"We have so much in common," Bridgewater said. "I am happy for all the success he's had in his career."
Broncos safeties Justin Simmons and Kareem Jackson will play critical roles in slowing Jackson. They must make quick reads with Jackson, protecting against the long pass, while tackling him in space.
"It's going to be a really good challenge for us. All the goals and aspirations we have as a defense that we verbalize, it's going to play itself out on Sunday," said Simmons, whose Broncos rank second in yards (221.7) and first in points (8.7) allowed per game.
"I like our secondary a lot. It's why I have been so outspoken about our goals, about being the No. 1 defense. We are not hiding from that. If want to do that, you have to get takeaways, you have to be able cover, you have to rush the passer, and I think we can do all those things."
The Broncos have been clobbered by injuries the first three weeks, but remain hopeful that starting guards Dalton Risner (foot) and Graham Glasgow (knee) will play Sunday. Neither practiced on Wednesday. Risner, according to sources, is slightly ahead of Glasgow in his recovery. Risner wore a boot after Sunday's game and is determined to play. Risner has made 35 consecutive starts to begin his career, battling through ankle and shoulder injuries his first two seasons.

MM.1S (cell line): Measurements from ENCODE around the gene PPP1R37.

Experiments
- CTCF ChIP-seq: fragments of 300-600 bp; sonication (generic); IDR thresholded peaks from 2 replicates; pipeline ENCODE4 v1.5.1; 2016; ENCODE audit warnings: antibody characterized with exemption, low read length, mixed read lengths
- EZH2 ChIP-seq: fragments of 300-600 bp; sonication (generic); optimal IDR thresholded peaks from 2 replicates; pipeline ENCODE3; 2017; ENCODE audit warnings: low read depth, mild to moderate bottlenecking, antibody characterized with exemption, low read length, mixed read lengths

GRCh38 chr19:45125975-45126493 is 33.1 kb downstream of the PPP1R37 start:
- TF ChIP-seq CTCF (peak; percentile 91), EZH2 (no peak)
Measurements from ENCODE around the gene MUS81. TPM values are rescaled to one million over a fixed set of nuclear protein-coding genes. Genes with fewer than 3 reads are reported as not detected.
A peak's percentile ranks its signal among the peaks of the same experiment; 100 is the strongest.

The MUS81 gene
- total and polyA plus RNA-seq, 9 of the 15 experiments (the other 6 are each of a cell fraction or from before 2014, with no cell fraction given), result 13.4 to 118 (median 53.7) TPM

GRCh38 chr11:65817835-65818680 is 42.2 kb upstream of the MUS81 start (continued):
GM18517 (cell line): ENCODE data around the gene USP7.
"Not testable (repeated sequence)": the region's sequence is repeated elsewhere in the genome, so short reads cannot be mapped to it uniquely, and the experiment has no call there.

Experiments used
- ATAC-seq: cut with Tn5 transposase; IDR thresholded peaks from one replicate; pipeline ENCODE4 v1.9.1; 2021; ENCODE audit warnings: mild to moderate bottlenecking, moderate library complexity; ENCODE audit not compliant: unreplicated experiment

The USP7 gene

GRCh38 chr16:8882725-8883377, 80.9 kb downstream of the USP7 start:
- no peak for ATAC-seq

Quinn Meinerz, Risner's backup, could use more seasoning. He has NFL strength, but did not play last season as his Division III school opted out of the season.
Since joining the Broncos, Glasgow has missed four of 19 games because of COVID-19 last season and an irregular heartbeat two weeks ago. If he can't go, Netane Muti has some experience with two starts over the past two seasons.
Fangio did not rule out new receiver David Moore, who is wearing No. 89, from contributing on Sunday. He's a veteran, so he if can pick up the offense, it makes sense to give him some opportunities in the slot following K.J. Hamler's season-ending injury. Diontae Spencer is first in line for the job.
The Broncos promoted Brett Rypien to the 53-man roster as another AFC team was prepared to sign him off the practice squad. This is not necessarily viewed as a long-term promotion. His roster spot might be needed if more injuries strike. Rypien would have to clear waivers to return to the practice squad.
Running back Mike Boone (quad) began practicing Wednesday and could have a role on special teams Sunday. Cornerback Ronald Darby (hamstring) is progressing well, leaving hope he will play next Sunday at the Steelers when he's eligible to return.
The Broncos will look to exploit the Ravens' struggling pass defense. Denver has excelled at play action, especially in early downs. However, Baltimore's statistics -- 314.7 yards permitted per game, ranking 30th overall -- has been inflated with helium by some good teams. "The Raiders and Chiefs throw the ball well against everyone," Fangio cautioned.
The Ravens activated highly touted rookie receiver Rashod Bateman off the injured list.